One of the most varied roles in any college is that of technician. It is a job I have been fortunate to do for the past 55 years – my entire working life – and one that still motivates me to cycle six miles into college and six miles back each working day.
Supporting the college’s lecturers with teaching and learning in construction and civil engineering is as fulfilling and enjoyable as ever. Practical learning has always been at the heart of training students and apprentices for their future careers in the construction industry, so as a technician the contribution you are making is very direct.
Every brickwork model built by the students has to be set up and taken down by a member of the technician team. Over the years, I must have knocked down a million bricks from the models that students have built! The importance of practical work within our curriculum area creates a strong sense of teamwork between the lecturing staff and technicians. We are all here for the same purpose, and my colleagues are definitely one of the best things about the job.
Working as a technician is far more varied and interesting than you might at first think. I certainly had no idea of the breadth of work I was signing up for when I came here for a job interview soon after finishing my O Levels in the summer of 1968. Technicians get asked to help with anything and everything to support the smooth running of the department, but we are also experts in our field.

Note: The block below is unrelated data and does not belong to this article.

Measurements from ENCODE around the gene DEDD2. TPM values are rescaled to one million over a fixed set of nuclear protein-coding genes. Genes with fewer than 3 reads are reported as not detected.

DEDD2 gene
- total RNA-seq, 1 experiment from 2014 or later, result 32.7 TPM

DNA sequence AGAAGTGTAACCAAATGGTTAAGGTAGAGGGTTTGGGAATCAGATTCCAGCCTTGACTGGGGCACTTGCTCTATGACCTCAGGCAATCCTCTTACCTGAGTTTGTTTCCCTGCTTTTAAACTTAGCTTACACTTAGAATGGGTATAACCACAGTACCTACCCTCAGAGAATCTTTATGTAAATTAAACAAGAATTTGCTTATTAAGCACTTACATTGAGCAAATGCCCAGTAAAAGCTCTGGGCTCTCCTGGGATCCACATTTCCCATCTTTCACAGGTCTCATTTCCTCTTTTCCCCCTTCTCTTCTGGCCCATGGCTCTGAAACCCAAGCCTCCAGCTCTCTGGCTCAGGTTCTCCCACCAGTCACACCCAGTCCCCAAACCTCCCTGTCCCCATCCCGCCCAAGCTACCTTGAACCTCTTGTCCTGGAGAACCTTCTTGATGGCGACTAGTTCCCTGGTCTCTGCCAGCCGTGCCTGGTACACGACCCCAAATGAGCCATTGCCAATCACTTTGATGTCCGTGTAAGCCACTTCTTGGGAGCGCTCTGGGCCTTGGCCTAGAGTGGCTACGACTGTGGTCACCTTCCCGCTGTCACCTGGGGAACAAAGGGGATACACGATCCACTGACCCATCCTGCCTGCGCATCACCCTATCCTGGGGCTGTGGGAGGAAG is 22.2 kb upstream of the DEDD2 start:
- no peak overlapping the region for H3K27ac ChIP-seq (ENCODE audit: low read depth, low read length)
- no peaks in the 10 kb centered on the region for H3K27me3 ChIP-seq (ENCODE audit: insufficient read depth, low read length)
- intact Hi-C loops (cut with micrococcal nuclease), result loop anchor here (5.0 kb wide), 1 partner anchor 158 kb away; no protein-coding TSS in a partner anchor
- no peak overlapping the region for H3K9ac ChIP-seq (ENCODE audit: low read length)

Working in the brickwork workshop, the area of I came to specialise in was materials testing. Up until the early 2000s, the college had a materials testing service and local building contractors came to us to have concrete cubes, bricks and other building materials certified. I was responsible for running the testing service for many years and I enjoyed working with employers from the local construction firms. Whenever I walk around the centre of Norwich, I can see numerous buildings I certified the building materials for.
The more varied aspects of the technician role have included things like helping with trips to construction sites, providing classroom support with teaching and assessments, driving the college minibus and lending a hand with the enrolment of students. In the days before electronic records, one of the small but crucial jobs at the start of each new academic year was to replace the nibs of the ink pens that students used to fill out their enrolment cards.
The biggest change during my career has undoubtedly been the introduction of computer technology and the central role it now occupies in every area of the curriculum and every part of working life. When the college opened a new Advanced Construction and Engineering Centre last year, the construction lab was designed to integrate practical and digital skills in the same space.
On one side of the workshop, students make and test concrete samples and carry out hydraulics experiments using a water flume; in the same space they have access to interactive whiteboards and desks that a bank of laptops can be plugged into. Today’s students can move easily between carrying out experiments, recording the results and then presenting and discussing their conclusions.
The contribution you are able to make as a technician can be brought home in unexpected ways. A few weeks ago, I was doing the shopping at a local supermarket. A chap came up to me, introduced himself and asked to shake my hand. He was a student from many years ago, on an HNC in construction, and he remembered me. He thanked me for all I’d done in the past, for helping him to get into the position that he is in now as a chief engineer at one of the local airbases.
It is moments like this that remind me that us technicians – often working away ‘behind the scenes’ in colleges – can and do make a very real difference for our students.